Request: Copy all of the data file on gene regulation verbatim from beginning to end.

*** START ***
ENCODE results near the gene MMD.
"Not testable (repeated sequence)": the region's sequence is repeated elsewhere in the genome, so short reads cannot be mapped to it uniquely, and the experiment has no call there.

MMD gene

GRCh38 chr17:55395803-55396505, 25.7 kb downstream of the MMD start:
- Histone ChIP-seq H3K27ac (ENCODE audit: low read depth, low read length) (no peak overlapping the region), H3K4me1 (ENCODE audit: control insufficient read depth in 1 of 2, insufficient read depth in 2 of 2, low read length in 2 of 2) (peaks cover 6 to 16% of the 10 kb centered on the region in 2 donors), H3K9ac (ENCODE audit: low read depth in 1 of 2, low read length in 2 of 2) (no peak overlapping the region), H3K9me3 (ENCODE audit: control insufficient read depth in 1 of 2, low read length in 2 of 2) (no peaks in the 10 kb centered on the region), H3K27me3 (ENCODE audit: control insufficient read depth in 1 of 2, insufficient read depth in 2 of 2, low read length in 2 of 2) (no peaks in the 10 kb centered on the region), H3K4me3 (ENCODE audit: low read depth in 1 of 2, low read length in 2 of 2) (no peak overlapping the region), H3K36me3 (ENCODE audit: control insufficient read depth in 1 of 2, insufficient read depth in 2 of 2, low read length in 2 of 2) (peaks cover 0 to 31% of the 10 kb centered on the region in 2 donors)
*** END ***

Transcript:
ENCODE results near the gene MMD.
"Not testable (repeated sequence)": the region's sequence is repeated elsewhere in the genome, so short reads cannot be mapped to it uniquely, and the experiment has no call there.

MMD gene

GRCh38 chr17:55395803-55396505, 25.7 kb downstream of the MMD start:
- Histone ChIP-seq H3K27ac (ENCODE audit: low read depth, low read length) (no peak overlapping the region), H3K4me1 (ENCODE audit: control insufficient read depth in 1 of 2, insufficient read depth in 2 of 2, low read length in 2 of 2) (peaks cover 6 to 16% of the 10 kb centered on the region in 2 donors), H3K9ac (ENCODE audit: low read depth in 1 of 2, low read length in 2 of 2) (no peak overlapping the region), H3K9me3 (ENCODE audit: control insufficient read depth in 1 of 2, low read length in 2 of 2) (no peaks in the 10 kb centered on the region), H3K27me3 (ENCODE audit: control insufficient read depth in 1 of 2, insufficient read depth in 2 of 2, low read length in 2 of 2) (no peaks in the 10 kb centered on the region), H3K4me3 (ENCODE audit: low read depth in 1 of 2, low read length in 2 of 2) (no peak overlapping the region), H3K36me3 (ENCODE audit: control insufficient read depth in 1 of 2, insufficient read depth in 2 of 2, low read length in 2 of 2) (peaks cover 0 to 31% of the 10 kb centered on the region in 2 donors)